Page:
Web3, let’s talk about it. It’s one of the most talked about terms around these days, but as is the case with most innovations, its significance may be ambiguous. Kirby Porter, founder of New Game Labs and PLAY3RS and PLAY3RS, along with Amobi Okugo,
A former professional soccer player and founder of A Frugal Athlete explore the Web3 creator economic upside on the investment platforms like Public.com for Black creators. There are more than 34,000 developers have committed code in Web3 projects by 2021 as per Electric Capital’s 2021 Developer’s Report It’s possible that this could alter the way wealth is portrayed for Black creators of content, in particular because of the decentralization of the internet.
The creator economy, which many believe could soon be driven by a blockchain-enabled internet (Web3) is taking off. There’s a huge distinction between producing content in the Web2 environment as opposed to Web3 as a result of the fact that former platforms and tech companies offer the greatest upside to the content they create through their platforms. With Web3 creators will have greater stakes in this upside.
Porter as well as Okugo are both passionate about supporting athletes and the creation economy.
“We’re living at the intersection of two generational changes: One in technology where this technological revolution is coming, but also for athletes who are subject to NIL rules that have been changed,” Porter said. College athletes now have the ability to use their name images, names, and likeness (NIL) in order to make money while student-athletes.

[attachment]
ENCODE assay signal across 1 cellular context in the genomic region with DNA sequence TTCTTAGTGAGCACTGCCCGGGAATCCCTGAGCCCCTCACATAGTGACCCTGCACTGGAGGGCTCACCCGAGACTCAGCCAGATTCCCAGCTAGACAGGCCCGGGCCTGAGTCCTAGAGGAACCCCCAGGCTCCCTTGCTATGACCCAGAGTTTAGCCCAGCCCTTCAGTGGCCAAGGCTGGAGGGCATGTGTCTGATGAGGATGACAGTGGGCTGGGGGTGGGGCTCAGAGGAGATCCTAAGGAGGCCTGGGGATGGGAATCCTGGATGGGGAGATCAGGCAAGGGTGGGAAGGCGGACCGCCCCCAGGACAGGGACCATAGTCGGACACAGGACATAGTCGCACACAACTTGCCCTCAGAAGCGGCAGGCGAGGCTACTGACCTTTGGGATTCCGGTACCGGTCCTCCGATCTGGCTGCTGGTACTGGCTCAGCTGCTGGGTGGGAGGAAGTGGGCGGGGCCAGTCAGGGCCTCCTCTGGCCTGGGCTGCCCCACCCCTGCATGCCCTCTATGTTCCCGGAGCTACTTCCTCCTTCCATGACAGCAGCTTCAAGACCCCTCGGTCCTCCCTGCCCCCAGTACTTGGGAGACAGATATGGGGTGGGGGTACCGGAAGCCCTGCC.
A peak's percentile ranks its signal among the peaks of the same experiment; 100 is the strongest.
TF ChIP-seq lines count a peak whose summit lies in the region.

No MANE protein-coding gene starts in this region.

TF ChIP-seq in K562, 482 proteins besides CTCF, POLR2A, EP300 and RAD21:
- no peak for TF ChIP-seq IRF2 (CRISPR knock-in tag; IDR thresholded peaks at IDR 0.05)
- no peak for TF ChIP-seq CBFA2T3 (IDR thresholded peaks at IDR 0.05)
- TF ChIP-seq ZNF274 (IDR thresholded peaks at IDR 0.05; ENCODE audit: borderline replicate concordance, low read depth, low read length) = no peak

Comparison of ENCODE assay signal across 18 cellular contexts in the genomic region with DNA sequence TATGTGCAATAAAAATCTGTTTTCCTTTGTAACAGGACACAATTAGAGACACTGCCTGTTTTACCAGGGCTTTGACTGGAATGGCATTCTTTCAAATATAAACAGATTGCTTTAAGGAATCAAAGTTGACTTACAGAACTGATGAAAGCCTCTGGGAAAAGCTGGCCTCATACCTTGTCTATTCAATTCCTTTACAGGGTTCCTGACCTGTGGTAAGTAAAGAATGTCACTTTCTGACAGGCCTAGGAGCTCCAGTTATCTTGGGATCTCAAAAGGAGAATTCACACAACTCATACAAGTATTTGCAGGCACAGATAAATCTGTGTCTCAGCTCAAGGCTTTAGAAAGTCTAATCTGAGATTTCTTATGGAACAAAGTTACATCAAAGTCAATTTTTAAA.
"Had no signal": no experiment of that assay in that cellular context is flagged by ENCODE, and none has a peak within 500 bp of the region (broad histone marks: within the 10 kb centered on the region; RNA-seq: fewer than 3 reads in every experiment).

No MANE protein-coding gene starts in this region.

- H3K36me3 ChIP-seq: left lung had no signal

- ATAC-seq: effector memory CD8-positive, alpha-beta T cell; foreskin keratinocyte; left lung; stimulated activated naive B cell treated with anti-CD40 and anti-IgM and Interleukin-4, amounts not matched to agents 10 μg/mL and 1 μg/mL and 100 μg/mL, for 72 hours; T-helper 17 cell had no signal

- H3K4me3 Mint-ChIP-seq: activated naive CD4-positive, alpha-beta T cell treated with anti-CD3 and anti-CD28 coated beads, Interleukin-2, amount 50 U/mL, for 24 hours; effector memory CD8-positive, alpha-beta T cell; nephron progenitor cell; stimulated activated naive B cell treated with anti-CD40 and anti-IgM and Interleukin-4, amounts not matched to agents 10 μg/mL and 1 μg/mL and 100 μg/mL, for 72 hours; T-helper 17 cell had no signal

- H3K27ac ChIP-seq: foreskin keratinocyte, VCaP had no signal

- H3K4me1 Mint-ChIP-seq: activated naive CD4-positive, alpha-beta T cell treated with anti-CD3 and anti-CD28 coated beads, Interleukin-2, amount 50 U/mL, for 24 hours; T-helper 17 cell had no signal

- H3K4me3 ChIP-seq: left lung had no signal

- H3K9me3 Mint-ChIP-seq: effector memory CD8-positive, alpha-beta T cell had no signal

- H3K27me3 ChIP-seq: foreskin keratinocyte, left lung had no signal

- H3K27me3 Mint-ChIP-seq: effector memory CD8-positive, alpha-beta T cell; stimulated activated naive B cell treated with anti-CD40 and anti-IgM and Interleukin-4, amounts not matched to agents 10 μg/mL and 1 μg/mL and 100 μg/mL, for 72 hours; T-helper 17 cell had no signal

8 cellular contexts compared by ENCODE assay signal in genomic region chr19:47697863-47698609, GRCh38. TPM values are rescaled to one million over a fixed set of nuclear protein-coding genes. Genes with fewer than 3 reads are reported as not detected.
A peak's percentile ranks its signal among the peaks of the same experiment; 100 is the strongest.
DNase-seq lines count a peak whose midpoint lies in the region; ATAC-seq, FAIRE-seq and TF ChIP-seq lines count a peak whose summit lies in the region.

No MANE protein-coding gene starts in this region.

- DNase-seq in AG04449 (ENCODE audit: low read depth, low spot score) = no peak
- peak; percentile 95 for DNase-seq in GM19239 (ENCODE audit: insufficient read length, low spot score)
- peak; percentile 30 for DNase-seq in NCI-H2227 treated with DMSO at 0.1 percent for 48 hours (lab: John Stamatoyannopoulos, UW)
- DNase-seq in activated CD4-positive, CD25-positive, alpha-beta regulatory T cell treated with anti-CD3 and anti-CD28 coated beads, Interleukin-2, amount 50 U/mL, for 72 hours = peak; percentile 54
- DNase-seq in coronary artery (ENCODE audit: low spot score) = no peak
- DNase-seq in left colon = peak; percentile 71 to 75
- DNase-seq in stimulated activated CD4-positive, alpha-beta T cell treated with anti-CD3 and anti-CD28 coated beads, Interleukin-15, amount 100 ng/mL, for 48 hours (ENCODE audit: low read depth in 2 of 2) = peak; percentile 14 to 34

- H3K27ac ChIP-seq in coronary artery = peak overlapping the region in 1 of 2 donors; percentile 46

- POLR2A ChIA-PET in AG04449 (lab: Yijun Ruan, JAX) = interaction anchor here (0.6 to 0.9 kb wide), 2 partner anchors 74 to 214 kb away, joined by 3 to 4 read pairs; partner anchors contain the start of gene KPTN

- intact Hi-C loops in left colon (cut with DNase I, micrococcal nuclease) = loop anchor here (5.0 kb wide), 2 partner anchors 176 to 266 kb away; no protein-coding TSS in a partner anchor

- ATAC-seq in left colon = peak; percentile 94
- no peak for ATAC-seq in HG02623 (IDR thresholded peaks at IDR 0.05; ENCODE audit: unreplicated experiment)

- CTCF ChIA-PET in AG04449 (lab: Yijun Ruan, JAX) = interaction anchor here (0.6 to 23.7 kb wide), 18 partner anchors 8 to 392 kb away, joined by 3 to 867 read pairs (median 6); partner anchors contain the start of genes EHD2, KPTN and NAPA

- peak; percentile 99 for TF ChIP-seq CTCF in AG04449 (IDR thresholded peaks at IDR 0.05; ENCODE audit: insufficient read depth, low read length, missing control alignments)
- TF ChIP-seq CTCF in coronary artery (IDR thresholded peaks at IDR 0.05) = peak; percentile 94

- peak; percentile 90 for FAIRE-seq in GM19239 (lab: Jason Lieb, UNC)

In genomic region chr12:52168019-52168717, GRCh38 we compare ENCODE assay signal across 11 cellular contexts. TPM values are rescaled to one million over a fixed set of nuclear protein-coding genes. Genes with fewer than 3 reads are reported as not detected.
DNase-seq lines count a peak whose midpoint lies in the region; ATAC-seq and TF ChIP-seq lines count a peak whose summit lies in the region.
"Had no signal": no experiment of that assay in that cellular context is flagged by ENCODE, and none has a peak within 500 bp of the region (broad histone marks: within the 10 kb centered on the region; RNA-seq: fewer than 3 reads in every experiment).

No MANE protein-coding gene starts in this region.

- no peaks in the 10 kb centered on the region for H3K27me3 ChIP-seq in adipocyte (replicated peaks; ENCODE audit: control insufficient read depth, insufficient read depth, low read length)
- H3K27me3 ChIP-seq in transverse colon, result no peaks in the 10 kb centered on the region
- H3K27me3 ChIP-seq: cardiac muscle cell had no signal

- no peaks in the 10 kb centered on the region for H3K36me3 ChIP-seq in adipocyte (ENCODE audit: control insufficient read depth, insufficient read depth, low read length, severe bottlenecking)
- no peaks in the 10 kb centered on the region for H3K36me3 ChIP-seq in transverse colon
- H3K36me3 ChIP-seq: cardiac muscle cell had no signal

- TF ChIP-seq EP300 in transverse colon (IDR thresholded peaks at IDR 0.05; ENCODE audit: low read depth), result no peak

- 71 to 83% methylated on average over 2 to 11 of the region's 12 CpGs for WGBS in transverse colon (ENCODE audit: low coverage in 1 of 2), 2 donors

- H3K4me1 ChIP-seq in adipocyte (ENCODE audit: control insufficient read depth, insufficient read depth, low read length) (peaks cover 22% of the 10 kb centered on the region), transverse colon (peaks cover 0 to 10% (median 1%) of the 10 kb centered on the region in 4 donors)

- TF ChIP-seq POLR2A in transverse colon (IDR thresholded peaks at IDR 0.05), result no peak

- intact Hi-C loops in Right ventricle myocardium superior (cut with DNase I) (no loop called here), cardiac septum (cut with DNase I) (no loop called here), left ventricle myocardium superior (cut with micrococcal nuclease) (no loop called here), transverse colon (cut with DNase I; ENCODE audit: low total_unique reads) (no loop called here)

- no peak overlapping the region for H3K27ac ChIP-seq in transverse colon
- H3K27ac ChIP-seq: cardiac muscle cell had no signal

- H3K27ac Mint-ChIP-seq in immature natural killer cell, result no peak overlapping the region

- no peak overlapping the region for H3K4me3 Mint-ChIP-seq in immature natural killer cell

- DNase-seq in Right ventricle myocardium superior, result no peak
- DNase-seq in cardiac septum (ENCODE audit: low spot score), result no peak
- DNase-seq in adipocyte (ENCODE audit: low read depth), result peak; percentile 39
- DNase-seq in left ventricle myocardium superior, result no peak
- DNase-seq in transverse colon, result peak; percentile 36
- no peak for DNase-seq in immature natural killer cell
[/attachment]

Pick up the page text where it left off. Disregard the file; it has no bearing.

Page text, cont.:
Web3’s Creator Equity:
In the current economy of creators that is mostly based through Web2 platforms like Instagram, YouTube, and TikTok and TikTok, the racial pay gap is quite evident. Black media creators have a higher chance to be considered micro-influencers, making $27,000 annually on average while white creators are more likely to be mainstream influencers, making $100,000 annually.
CultureBanx revealed that a variety of notable trends that are appearing on social media come from Black creators. But these trends are often remixed, if not co-opted by larger white creators. In these cases the person who initiated a trend isn’t able to reap the same financial upside like the mainstream creators.